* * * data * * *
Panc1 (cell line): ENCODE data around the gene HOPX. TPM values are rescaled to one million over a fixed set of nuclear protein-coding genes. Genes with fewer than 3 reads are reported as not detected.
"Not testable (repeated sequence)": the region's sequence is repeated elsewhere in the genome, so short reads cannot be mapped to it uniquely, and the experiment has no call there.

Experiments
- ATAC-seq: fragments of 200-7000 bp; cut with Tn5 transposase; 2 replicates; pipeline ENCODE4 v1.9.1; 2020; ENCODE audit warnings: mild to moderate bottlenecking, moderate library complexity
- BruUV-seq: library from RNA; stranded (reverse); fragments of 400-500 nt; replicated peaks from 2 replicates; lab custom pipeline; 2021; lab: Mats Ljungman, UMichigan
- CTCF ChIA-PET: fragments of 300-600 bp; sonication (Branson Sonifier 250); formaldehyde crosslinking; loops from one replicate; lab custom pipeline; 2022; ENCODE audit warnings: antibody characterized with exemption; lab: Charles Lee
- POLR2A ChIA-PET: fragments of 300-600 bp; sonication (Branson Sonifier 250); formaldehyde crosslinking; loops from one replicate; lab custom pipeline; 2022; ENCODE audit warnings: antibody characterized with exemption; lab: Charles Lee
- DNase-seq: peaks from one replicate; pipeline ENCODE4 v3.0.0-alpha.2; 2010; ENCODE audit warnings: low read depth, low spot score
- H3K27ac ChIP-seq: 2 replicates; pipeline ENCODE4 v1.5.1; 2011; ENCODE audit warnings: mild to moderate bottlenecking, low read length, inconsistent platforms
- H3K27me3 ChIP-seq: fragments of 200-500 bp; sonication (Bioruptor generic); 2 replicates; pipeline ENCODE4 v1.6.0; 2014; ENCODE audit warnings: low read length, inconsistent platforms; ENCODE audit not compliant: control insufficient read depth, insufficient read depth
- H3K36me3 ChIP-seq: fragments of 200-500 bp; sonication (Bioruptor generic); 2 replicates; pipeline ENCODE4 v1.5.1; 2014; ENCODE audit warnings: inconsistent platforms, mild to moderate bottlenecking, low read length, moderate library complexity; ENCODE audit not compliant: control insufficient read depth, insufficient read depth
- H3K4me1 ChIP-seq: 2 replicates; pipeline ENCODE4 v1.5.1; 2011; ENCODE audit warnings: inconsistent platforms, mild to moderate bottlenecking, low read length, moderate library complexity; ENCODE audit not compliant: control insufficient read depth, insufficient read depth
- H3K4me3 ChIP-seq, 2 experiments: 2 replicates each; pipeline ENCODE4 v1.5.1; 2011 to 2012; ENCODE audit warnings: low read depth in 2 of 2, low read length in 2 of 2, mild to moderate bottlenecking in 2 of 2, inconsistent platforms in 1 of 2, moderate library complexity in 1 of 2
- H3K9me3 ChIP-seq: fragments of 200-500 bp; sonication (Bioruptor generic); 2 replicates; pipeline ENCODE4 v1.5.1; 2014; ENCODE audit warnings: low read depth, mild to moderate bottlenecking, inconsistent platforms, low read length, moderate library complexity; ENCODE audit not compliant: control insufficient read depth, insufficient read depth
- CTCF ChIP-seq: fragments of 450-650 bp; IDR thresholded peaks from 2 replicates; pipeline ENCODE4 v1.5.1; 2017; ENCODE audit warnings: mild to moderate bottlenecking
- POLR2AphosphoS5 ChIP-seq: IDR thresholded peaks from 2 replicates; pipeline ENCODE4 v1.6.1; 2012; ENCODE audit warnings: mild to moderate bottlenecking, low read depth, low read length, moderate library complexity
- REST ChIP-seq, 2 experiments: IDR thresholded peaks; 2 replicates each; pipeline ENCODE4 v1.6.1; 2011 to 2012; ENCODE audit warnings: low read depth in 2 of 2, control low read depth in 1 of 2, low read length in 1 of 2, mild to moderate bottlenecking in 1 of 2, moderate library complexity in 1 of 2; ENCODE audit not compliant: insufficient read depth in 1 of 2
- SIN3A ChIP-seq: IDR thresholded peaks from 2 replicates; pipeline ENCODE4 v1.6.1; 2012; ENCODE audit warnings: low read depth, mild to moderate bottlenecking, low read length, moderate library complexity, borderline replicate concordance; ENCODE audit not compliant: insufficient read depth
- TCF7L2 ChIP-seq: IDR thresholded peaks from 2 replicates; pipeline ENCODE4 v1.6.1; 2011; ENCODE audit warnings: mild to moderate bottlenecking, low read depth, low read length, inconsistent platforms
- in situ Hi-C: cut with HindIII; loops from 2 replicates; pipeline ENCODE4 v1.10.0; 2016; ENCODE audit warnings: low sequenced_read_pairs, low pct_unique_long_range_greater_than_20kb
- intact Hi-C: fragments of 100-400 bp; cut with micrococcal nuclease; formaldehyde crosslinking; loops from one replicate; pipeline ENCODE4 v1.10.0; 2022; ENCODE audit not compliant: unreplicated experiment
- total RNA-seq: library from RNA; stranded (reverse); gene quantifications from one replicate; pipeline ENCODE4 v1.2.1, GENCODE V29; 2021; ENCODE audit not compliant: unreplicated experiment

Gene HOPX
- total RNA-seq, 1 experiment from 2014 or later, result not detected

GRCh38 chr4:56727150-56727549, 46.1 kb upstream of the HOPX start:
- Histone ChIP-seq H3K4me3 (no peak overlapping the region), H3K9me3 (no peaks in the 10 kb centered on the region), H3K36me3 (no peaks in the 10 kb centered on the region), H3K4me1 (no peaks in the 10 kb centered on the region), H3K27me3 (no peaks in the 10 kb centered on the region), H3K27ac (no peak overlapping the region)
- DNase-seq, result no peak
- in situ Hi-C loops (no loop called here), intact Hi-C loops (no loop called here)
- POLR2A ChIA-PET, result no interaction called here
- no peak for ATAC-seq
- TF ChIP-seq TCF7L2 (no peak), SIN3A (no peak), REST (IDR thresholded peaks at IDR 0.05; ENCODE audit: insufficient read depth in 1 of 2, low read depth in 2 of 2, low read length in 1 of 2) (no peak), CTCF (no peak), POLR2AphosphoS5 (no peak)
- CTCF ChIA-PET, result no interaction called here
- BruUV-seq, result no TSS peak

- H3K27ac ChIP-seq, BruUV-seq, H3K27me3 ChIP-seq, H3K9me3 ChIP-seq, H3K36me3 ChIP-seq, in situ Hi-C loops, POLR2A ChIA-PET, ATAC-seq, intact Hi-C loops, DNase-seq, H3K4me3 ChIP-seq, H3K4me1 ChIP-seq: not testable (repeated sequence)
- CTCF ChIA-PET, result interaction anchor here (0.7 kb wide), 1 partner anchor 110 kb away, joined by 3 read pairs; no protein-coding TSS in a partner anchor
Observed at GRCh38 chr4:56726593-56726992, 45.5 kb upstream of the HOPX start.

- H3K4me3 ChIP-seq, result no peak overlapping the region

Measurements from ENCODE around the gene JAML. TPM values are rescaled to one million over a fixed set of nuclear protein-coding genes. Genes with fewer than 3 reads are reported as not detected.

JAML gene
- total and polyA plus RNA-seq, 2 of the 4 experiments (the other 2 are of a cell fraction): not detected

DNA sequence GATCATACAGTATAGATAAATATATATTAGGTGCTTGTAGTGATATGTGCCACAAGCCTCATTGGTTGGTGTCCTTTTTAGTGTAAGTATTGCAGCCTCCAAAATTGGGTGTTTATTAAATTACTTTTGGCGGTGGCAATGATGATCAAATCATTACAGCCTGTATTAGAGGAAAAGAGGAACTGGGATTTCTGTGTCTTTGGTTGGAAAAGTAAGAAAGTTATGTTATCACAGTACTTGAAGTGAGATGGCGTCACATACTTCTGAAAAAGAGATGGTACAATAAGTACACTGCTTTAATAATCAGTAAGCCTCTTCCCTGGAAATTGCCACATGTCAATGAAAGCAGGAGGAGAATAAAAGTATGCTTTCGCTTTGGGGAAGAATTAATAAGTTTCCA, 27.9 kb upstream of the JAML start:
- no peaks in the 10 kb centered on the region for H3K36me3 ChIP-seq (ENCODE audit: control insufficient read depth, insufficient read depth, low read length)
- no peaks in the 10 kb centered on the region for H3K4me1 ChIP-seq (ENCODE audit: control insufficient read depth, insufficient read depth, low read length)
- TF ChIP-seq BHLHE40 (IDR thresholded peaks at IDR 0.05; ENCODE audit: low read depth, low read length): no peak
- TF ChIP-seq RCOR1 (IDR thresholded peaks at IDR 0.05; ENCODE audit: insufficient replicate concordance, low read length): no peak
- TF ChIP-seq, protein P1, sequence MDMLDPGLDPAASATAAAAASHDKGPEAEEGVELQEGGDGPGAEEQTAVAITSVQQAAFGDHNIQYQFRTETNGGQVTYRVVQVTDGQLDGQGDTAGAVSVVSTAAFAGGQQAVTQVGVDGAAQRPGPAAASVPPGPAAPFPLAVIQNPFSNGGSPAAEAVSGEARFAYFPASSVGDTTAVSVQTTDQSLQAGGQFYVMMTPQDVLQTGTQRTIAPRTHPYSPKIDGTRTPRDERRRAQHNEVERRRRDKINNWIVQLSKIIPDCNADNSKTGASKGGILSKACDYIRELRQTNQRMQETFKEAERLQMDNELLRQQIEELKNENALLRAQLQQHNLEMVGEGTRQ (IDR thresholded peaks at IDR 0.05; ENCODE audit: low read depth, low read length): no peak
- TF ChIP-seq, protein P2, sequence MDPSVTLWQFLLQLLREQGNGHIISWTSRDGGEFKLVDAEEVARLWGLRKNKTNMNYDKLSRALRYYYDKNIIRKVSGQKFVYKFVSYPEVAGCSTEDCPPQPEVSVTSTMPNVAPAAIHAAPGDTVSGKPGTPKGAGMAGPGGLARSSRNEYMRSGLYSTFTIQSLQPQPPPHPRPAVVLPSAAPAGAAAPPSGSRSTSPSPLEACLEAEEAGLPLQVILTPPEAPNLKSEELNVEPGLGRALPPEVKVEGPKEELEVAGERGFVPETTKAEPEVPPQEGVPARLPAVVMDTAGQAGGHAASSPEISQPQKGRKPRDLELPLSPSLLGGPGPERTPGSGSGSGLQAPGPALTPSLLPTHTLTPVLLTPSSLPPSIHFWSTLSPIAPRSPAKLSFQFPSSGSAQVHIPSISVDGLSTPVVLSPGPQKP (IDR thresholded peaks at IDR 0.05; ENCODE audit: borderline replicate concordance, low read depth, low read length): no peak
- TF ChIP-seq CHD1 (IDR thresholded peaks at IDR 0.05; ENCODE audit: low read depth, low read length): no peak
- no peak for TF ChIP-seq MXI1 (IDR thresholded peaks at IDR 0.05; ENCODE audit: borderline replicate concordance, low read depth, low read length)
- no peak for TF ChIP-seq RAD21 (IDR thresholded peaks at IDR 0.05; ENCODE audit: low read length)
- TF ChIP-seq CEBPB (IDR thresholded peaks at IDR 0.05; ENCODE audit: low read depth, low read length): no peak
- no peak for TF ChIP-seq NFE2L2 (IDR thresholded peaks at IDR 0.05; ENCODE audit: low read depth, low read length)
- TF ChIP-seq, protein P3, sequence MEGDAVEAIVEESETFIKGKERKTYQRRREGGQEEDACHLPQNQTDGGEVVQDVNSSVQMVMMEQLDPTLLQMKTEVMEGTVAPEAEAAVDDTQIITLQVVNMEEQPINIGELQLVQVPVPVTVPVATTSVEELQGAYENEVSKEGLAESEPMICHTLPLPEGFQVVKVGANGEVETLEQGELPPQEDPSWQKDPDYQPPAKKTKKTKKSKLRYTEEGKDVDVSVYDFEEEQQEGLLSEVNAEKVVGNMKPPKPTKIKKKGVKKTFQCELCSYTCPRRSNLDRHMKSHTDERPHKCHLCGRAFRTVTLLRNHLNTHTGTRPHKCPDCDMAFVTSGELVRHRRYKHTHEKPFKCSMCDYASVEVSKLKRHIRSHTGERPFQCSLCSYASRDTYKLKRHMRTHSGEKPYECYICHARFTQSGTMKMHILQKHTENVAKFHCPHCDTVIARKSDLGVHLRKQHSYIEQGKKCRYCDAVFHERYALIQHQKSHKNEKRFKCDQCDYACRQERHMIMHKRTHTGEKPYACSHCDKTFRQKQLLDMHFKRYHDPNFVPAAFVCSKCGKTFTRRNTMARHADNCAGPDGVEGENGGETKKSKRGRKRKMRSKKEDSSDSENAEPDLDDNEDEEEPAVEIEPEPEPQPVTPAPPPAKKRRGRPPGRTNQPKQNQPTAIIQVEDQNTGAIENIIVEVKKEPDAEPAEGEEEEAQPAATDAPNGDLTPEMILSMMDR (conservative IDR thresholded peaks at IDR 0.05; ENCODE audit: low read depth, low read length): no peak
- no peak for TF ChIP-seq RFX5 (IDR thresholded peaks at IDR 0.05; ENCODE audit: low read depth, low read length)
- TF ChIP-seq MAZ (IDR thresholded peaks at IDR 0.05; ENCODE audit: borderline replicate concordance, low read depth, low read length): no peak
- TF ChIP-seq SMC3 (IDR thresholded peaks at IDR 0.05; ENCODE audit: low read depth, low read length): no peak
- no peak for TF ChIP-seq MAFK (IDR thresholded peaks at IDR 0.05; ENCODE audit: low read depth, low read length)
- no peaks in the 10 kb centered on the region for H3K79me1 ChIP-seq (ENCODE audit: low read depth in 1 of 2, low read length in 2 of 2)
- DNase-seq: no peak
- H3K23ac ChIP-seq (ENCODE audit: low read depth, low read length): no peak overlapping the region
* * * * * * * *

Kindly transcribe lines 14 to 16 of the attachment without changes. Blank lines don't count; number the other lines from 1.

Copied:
- H3K9me3 ChIP-seq: fragments of 200-500 bp; sonication (Bioruptor generic); 2 replicates; pipeline ENCODE4 v1.5.1; 2014; ENCODE audit warnings: low read depth, mild to moderate bottlenecking, inconsistent platforms, low read length, moderate library complexity; ENCODE audit not compliant: control insufficient read depth, insufficient read depth
- CTCF ChIP-seq: fragments of 450-650 bp; IDR thresholded peaks from 2 replicates; pipeline ENCODE4 v1.5.1; 2017; ENCODE audit warnings: mild to moderate bottlenecking
- POLR2AphosphoS5 ChIP-seq: IDR thresholded peaks from 2 replicates; pipeline ENCODE4 v1.6.1; 2012; ENCODE audit warnings: mild to moderate bottlenecking, low read depth, low read length, moderate library complexity